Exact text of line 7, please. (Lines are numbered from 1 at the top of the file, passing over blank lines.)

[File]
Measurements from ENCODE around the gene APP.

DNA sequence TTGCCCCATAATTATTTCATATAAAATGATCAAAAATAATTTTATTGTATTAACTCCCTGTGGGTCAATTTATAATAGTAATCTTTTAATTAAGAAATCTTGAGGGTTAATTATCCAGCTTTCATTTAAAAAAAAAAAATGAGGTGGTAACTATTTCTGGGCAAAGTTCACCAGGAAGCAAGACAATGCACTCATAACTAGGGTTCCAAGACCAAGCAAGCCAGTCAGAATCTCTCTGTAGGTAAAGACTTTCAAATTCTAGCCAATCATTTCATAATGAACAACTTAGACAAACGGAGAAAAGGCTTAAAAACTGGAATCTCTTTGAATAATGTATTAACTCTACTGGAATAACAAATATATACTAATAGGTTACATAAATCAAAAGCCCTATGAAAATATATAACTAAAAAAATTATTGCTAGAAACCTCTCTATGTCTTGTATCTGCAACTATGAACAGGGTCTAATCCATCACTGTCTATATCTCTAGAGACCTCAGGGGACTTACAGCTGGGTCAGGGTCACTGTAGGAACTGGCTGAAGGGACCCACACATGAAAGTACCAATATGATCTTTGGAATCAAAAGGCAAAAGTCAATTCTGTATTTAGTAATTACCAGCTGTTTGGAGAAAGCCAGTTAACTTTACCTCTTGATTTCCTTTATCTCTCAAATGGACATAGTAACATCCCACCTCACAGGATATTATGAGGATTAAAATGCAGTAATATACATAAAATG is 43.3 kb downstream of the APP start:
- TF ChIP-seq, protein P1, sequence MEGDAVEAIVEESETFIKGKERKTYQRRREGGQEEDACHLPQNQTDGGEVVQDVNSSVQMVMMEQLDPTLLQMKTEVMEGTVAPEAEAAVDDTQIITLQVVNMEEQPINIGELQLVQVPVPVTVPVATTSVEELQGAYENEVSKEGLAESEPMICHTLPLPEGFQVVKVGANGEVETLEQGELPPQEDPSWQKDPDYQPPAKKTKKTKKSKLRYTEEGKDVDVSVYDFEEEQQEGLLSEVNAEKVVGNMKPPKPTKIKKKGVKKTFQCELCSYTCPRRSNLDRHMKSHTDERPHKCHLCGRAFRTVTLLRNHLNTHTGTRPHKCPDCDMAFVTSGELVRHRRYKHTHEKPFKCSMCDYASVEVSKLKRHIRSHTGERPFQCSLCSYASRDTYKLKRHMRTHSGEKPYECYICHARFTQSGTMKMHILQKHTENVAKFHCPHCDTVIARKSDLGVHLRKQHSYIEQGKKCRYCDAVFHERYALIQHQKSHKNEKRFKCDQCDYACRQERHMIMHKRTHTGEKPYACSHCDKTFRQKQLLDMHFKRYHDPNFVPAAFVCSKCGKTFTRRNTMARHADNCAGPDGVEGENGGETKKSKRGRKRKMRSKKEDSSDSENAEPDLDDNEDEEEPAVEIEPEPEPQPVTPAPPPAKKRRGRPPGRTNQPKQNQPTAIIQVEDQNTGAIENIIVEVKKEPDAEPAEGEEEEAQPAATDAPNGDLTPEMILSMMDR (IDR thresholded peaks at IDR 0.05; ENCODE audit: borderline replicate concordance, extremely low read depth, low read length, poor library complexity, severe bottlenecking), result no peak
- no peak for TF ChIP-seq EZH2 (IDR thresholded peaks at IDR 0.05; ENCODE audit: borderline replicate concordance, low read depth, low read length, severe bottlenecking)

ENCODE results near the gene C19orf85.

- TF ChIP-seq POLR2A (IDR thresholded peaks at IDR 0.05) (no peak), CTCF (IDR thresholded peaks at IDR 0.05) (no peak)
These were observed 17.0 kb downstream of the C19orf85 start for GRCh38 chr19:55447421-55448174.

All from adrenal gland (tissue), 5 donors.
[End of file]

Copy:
These were observed 17.0 kb downstream of the C19orf85 start for GRCh38 chr19:55447421-55448174.